Saints Support Conference on Child Abuse

“Saints Support Conference on Child Abuse,” Ensign, Feb. 1992, 79–80

Saints Support Conference on Child Abuse

Members of the Church in Denver, Colorado, demonstrated their commitment to moral causes by helping with the Ninth National Conference on Child Abuse and Neglect.

“Volunteers from The Church of Jesus Christ of Latter-day Saints saved us many dollars and helped make this conference a warm, welcoming experience for all attendees,” said Nancy Coburn, codirector of the September 1991 conference. “The volunteers have been marvelous!”

The conference brought together about three thousand professionals for four days of seminars on counseling, law, child welfare, parenting, prevention, detection, legislative responses, and other facets of fighting emotional, physical, and sexual abuse.

The conference, one of the most significant on child abuse in the United States, was sponsored by the American Humane Association, the C. Henry Kempe National Center for the Prevention and Treatment of Child Abuse and Neglect, and the American Association for Protecting Children.

Church Public Affairs directors Ilene Dibble and Lee Ann Southam, as part of the conference’s volunteer management team, helped recruit and supervise Latter-day Saint volunteers from twelve Denver-area stakes.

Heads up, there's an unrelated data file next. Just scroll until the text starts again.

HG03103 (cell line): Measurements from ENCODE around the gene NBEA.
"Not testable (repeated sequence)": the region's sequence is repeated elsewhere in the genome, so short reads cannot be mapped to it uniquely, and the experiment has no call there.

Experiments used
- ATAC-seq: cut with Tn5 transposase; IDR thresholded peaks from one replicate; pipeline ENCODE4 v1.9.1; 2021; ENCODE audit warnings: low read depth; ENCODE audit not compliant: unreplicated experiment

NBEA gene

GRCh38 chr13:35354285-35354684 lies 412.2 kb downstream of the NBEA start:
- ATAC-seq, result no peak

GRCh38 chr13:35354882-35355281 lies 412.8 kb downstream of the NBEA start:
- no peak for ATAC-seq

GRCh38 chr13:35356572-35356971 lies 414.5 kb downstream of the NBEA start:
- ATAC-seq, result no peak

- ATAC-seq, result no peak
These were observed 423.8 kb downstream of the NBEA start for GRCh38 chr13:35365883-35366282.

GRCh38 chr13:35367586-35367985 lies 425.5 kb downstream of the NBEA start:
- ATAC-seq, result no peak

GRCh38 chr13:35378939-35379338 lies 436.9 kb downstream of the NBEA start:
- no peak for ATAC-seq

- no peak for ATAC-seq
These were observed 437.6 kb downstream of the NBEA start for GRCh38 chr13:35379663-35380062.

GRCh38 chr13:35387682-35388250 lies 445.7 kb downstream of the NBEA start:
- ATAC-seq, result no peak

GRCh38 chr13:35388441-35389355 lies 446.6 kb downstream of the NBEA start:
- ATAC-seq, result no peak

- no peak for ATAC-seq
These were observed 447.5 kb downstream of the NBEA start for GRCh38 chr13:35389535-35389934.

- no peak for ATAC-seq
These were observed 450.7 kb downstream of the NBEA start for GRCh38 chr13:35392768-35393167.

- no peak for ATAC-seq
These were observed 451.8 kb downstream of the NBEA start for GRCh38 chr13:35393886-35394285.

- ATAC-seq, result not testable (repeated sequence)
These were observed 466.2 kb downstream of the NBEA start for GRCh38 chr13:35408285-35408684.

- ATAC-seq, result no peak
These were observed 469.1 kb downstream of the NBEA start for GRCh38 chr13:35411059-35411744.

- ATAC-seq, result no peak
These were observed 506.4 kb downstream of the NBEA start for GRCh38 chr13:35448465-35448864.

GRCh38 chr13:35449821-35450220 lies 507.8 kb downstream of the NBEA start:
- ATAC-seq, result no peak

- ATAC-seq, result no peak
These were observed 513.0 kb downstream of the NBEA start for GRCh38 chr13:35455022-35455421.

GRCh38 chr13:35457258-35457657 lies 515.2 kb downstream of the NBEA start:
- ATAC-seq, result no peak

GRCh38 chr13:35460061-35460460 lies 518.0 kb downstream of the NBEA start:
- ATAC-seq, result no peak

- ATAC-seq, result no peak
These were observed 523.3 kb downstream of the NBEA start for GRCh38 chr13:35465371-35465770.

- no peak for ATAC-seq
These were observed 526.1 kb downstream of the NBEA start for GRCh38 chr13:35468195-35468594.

More than two hundred youth and their leaders helped collate and transport printed conference registration materials. About 250 adult volunteers assisted conference attendees at the convention center, the airport, and the participating hotels. In all, Church members comprised more than two-thirds of the volunteers at the conference.

LDS Social Services personnel and public affairs directors staffed a Church booth at the convention center and answered questions. They also offered the Church-produced video Child Abuse: A Global Crisis.

“Education concerning child abuse is essential to helping curb the problem,” said Sister Dibble, of the Denver biregional public affairs council. “The Church can play an important role by offering support and eventual healing for victims, as well as perpetrators.”